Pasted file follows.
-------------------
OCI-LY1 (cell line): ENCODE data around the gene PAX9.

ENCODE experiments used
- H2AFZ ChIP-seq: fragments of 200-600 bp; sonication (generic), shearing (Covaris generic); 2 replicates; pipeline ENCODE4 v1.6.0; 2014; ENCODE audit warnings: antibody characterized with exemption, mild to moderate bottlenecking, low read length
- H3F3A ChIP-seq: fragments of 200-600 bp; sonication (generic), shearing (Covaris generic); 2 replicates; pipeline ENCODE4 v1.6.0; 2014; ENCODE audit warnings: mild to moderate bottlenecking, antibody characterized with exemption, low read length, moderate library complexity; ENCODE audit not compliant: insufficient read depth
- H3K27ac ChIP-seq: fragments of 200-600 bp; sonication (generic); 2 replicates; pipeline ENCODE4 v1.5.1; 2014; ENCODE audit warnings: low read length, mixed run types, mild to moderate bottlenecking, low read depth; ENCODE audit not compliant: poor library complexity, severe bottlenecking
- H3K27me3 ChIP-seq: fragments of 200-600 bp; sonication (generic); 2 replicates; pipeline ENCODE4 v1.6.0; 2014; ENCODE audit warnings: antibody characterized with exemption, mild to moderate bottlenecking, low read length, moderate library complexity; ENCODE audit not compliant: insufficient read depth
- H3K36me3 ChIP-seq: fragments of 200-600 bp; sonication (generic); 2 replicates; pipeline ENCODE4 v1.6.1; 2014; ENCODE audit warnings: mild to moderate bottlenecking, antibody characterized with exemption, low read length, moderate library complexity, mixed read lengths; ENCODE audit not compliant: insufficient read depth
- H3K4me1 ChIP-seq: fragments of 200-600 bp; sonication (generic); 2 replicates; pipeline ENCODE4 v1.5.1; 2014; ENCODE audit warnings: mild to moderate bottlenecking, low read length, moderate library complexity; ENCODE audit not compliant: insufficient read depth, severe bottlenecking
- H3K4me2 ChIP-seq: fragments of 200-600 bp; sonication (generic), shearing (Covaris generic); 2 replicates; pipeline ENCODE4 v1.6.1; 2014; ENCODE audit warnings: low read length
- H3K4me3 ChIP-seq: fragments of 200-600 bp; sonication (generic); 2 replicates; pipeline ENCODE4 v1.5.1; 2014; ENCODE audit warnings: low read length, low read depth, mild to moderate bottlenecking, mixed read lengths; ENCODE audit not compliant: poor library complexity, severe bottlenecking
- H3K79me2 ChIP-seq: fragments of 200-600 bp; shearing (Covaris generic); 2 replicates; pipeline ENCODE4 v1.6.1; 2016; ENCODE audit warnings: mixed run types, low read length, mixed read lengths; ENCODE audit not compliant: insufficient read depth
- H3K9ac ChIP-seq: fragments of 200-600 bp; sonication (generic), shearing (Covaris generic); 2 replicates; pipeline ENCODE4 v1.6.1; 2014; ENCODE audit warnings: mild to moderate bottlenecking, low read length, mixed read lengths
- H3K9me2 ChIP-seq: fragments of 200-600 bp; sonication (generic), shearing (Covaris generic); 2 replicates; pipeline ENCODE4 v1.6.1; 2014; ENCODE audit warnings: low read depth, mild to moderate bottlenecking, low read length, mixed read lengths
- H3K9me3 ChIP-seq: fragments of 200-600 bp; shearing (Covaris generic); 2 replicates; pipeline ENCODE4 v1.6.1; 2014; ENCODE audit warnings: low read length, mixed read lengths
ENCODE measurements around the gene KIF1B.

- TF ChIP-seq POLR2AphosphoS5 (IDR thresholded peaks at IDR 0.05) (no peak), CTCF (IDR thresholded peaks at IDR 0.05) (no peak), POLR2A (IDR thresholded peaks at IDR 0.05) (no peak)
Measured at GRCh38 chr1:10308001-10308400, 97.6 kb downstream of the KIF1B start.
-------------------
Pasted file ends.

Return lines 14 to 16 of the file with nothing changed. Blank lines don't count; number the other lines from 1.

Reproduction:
- H3K9me3 ChIP-seq: fragments of 200-600 bp; shearing (Covaris generic); 2 replicates; pipeline ENCODE4 v1.6.1; 2014; ENCODE audit warnings: low read length, mixed read lengths
ENCODE measurements around the gene KIF1B.

- TF ChIP-seq POLR2AphosphoS5 (IDR thresholded peaks at IDR 0.05) (no peak), CTCF (IDR thresholded peaks at IDR 0.05) (no peak), POLR2A (IDR thresholded peaks at IDR 0.05) (no peak)